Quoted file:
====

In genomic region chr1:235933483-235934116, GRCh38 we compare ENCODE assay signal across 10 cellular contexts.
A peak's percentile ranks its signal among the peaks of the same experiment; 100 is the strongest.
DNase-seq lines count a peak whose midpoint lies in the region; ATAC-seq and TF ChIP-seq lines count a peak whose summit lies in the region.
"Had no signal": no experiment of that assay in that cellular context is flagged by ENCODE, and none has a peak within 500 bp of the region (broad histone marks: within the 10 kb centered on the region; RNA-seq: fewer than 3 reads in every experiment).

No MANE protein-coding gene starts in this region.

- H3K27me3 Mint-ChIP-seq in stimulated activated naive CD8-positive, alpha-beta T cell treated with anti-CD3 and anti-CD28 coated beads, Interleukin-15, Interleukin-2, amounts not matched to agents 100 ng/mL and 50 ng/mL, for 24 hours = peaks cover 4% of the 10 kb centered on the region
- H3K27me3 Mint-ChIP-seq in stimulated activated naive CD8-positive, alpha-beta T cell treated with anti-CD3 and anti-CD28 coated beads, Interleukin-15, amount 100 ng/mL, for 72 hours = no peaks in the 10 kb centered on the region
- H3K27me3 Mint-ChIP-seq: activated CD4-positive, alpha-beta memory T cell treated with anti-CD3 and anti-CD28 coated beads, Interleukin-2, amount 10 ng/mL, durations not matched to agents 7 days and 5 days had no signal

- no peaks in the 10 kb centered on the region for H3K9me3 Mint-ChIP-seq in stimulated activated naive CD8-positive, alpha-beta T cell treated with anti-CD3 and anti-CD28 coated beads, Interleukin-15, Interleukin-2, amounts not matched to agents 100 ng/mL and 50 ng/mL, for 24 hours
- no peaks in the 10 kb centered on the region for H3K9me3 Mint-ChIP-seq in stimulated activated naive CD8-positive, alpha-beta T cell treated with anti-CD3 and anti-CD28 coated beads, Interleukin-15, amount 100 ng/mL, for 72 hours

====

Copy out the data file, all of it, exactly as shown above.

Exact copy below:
In genomic region chr1:235933483-235934116, GRCh38 we compare ENCODE assay signal across 10 cellular contexts.
A peak's percentile ranks its signal among the peaks of the same experiment; 100 is the strongest.
DNase-seq lines count a peak whose midpoint lies in the region; ATAC-seq and TF ChIP-seq lines count a peak whose summit lies in the region.
"Had no signal": no experiment of that assay in that cellular context is flagged by ENCODE, and none has a peak within 500 bp of the region (broad histone marks: within the 10 kb centered on the region; RNA-seq: fewer than 3 reads in every experiment).

No MANE protein-coding gene starts in this region.

- H3K27me3 Mint-ChIP-seq in stimulated activated naive CD8-positive, alpha-beta T cell treated with anti-CD3 and anti-CD28 coated beads, Interleukin-15, Interleukin-2, amounts not matched to agents 100 ng/mL and 50 ng/mL, for 24 hours = peaks cover 4% of the 10 kb centered on the region
- H3K27me3 Mint-ChIP-seq in stimulated activated naive CD8-positive, alpha-beta T cell treated with anti-CD3 and anti-CD28 coated beads, Interleukin-15, amount 100 ng/mL, for 72 hours = no peaks in the 10 kb centered on the region
- H3K27me3 Mint-ChIP-seq: activated CD4-positive, alpha-beta memory T cell treated with anti-CD3 and anti-CD28 coated beads, Interleukin-2, amount 10 ng/mL, durations not matched to agents 7 days and 5 days had no signal

- no peaks in the 10 kb centered on the region for H3K9me3 Mint-ChIP-seq in stimulated activated naive CD8-positive, alpha-beta T cell treated with anti-CD3 and anti-CD28 coated beads, Interleukin-15, Interleukin-2, amounts not matched to agents 100 ng/mL and 50 ng/mL, for 24 hours
- no peaks in the 10 kb centered on the region for H3K9me3 Mint-ChIP-seq in stimulated activated naive CD8-positive, alpha-beta T cell treated with anti-CD3 and anti-CD28 coated beads, Interleukin-15, amount 100 ng/mL, for 72 hours